Perfectionism is found in many places. It lurks in overly clean houses, prodigiously high standards for children, over-working mothers and fathers, and even, in homework assignments submitted for seminary classes. I’ll admit that perfectionism is a huge struggle for me. In one sense, I think I had assumed perfectionism was largely a cultural proclivity of the west—which may be why I was taken off-guard when I was confronted by it so strongly in Ethiopia.
It was on the first day at our training center, across a courtyard strewn with used, metal pop-bottle-caps and other miscellaneous garbage, in a small, hot, dust-covered room that perfectionism snuck up on me. I had been laying the groundwork of God’s grand story throughout all of Scripture and had just finished talking about Israel’s repeated failure to follow God’s law and his judgment that had come upon the entire nation through their exile. The entire class of sixteen seemed heavy, and I assumed there was a general concern about God’s judgment. As I waited, Pastor Tekele slowly looked at me. This sweet pastor, who has spent years in the Ethiopian bush witnessing to mud-covered natives, said through tear-filled eyes in halted English, “I am so amazed at the patience of God. I sin so much, and it is always such a worry. But I see now how long God kept pursuing Israel, and I know he will keep loving me.”
Where many would have focused on God’s wrath, Pastor Tekele saw thousands of years of grace and pursuit. In a country with no infrastructure to deal with municipal-level trash, where plastic bottles and wrecked cars line hundreds of miles of freeway from Addis to Awassa, I had been stuck looking at the pop-bottle-cap externals, and, in an instant, God—through Pastor Tekele—brought me back to the heart. Pastor Tekele continued to explain a church culture that expected perfectionism in heart and in actions, where it was expected that at some point a true church leader would experience a life that was without sin. While pointing out the theological problem with those statements was not complicated, in reality my heart and many of our hearts aren’t really in that different of a place.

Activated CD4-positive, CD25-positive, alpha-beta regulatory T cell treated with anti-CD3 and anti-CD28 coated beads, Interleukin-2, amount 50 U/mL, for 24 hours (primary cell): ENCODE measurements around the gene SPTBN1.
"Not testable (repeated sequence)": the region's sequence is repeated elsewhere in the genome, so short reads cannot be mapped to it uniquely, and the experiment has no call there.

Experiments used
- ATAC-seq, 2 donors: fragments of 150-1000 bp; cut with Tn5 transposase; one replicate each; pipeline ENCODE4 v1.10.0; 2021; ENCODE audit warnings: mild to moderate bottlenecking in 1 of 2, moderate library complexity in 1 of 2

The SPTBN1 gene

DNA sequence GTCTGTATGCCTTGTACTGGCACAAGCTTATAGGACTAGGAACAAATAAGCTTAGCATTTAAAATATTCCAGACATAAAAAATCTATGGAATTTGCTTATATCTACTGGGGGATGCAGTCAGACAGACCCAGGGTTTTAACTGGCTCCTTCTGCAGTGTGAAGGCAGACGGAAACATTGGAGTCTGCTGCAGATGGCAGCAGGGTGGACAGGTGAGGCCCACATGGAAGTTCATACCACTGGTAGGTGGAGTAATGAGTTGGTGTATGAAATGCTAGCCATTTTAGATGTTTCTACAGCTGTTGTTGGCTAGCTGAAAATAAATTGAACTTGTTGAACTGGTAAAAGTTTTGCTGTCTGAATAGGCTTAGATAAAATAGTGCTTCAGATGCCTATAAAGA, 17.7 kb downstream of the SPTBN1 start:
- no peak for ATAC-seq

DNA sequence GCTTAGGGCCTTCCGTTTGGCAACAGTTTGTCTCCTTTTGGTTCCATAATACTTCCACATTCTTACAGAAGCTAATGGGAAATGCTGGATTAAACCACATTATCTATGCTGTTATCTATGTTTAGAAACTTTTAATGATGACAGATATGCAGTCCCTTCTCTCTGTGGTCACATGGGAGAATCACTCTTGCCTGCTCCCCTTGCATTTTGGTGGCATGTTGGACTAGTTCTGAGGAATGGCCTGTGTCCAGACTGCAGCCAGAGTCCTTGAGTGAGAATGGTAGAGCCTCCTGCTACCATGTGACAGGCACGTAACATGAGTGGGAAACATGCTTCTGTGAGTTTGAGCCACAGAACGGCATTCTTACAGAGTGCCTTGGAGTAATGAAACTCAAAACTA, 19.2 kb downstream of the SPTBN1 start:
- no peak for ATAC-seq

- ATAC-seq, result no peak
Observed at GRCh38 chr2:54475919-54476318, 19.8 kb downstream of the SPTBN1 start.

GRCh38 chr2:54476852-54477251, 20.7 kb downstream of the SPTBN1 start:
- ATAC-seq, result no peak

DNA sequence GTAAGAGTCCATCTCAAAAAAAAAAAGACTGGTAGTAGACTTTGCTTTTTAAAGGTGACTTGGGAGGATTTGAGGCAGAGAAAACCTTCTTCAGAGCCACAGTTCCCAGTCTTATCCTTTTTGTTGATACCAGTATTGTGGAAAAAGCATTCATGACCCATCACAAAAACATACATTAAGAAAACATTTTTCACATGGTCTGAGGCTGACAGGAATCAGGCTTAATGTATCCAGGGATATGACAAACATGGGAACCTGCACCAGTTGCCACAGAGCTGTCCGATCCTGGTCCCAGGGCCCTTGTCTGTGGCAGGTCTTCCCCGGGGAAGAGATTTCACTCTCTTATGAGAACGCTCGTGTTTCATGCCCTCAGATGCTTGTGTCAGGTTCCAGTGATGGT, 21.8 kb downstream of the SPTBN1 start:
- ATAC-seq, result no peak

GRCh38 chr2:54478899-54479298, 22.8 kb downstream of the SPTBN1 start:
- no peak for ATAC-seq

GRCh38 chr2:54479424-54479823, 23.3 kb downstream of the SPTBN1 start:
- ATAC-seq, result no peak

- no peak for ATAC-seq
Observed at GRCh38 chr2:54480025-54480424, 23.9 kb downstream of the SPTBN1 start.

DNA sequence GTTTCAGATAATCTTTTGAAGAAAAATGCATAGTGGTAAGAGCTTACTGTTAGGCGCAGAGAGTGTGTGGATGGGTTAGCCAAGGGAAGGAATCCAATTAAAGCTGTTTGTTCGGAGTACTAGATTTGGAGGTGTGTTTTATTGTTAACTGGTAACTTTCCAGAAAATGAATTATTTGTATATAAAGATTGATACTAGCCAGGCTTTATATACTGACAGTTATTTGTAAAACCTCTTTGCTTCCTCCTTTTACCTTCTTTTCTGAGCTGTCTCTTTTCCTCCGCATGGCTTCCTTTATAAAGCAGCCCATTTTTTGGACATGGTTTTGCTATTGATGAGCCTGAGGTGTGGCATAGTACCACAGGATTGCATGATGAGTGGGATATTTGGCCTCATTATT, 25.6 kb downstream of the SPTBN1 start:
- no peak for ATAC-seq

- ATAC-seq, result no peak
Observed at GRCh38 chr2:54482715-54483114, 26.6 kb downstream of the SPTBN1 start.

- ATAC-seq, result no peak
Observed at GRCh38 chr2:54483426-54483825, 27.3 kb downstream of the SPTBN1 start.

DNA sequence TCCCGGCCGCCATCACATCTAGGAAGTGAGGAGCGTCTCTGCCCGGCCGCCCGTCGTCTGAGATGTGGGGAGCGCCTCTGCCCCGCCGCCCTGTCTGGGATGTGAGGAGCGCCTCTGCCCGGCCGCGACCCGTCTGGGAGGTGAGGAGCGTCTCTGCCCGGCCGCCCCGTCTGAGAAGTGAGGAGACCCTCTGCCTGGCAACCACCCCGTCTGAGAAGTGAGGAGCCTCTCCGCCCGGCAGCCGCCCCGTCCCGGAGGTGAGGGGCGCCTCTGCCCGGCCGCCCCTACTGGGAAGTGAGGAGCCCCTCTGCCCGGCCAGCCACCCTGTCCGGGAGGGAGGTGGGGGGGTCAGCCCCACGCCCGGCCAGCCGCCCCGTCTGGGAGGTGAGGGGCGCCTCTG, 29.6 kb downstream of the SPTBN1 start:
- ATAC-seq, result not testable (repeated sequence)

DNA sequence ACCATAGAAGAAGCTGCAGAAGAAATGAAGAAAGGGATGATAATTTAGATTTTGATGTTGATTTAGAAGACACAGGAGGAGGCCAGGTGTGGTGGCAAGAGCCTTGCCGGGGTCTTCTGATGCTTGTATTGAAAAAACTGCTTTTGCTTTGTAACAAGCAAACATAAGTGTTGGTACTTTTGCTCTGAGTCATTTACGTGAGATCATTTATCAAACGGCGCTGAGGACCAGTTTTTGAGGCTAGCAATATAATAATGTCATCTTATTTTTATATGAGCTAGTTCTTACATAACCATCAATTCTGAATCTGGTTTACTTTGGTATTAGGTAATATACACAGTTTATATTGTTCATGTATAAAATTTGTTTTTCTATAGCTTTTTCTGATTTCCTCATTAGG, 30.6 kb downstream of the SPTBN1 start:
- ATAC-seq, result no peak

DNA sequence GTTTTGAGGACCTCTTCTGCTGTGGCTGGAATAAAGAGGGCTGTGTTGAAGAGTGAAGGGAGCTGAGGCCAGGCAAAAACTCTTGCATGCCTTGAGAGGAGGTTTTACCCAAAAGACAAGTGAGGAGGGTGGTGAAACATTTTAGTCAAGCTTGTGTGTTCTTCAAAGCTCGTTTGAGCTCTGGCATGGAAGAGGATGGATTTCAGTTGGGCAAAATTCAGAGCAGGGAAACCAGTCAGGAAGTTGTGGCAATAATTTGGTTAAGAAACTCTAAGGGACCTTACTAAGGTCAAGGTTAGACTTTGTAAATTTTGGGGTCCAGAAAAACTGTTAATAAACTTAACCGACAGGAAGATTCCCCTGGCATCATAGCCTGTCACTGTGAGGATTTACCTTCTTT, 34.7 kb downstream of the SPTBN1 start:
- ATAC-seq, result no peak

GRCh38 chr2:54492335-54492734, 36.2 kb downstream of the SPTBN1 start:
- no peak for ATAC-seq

Our manicured lawns and lives are often our way of showing that we have it all together. We want to demonstrate that we are worthy of God’s love and acceptance. I have no doubt that Paul would remind us, “Are you so foolish? Having begun by the Spirit, are you now being perfected by the flesh?” (Galatians 3:3 ESV). It is easy to run past the line of taking part in my own sanctification to trying to own my sanctification. For Pastor Tekele, seeing his own indwelling sin had always been a reminder that he hadn’t arrived and contained a fear that God didn’t love him and he wasn’t truly saved. Yet, when we see how, in the large story of the Bible, every act of God points to a need for a Savior, seeing our own sin points us to God’s solution—Christ Jesus!
Praise God that, in his glorious plan, Romans 3:23 is followed by Romans 3:24! “For all have sinned and fall short of the glory of God, and are justified by his grace as a gift, through the redemption that is in Christ Jesus” (Romans 3:23–24 ESV). It is a great mercy that, slowly, from one degree of glory to another, God is working in my life and Tekele’s life by the power of the Spirit (2 Cor 3:18). Paul didn’t arrive at sinless perfection in this life (Phil 3:12), Tekele hasn’t arrived, and I definitely haven’t. But God, in Christ Jesus, continues to hold us in his hand and will ensure that all of his sheep make it to the end (John 10:27-30; Romans 8:30).
Thinking that the condition of our external surroundings will make us look good may be shallow, but thinking we can spruce-up our own hearts to the satisfaction of God is deadly. At Bethlehem College & Seminary, we are about Education in Serious Joy—joy that God himself in Christ Jesus has condescended, become a man, borne our sins on the cross, and through his death and resurrection, we now have hope! Hope of eternal life (Romans 5:20-21), hope of righteousness (Gal 5:5), hope of salvation (1 Thes 5:8-9)! Will you join me in continuing to pray for my heart, our hearts, the hearts of our brothers and sisters in Ethiopia and the entire world—that we might fight the good fight (2 Timothy 4:7-8) yet realize, in the end, it was not us but God at work within us (1 Cor 15:10)? That we might place aside our pop-bottle-cap perfectionism and look to Jesus Christ whose blood brings true peace with God (Hebrews 13:20-21) and whose Spirit truly changes hearts?
Ryan Eagy 3rd Year Seminary Student
Bethlehem College & Seminary Focus Weekend 2016On the weekend of April 9/10, Bethlehem Baptist Church celebrated its relationship with Bethlehem College & Seminary. Church members enjoyed this video and sermons delivered by six different faculty members and students.
Join us for our weekly Chapel Service on Thursday, April 28th, 12:45-1:45pm, featuring Fred Iglesia on Training Urban Pastors.
1. Pray for a successful ending of the semester as papers are due and exams are approaching.
2. Pray for seminary graduates who are still seeking placement after graduation and our college graduates who are considering their next steps.
3. Pray for our students who are seeking summer employment.
4. Pray for our students as they serve Bethlehem and other local churches in the area.
5. That 50+ Serious Joy Scholarships of $10,000 each will be funded in whole or part by June 30.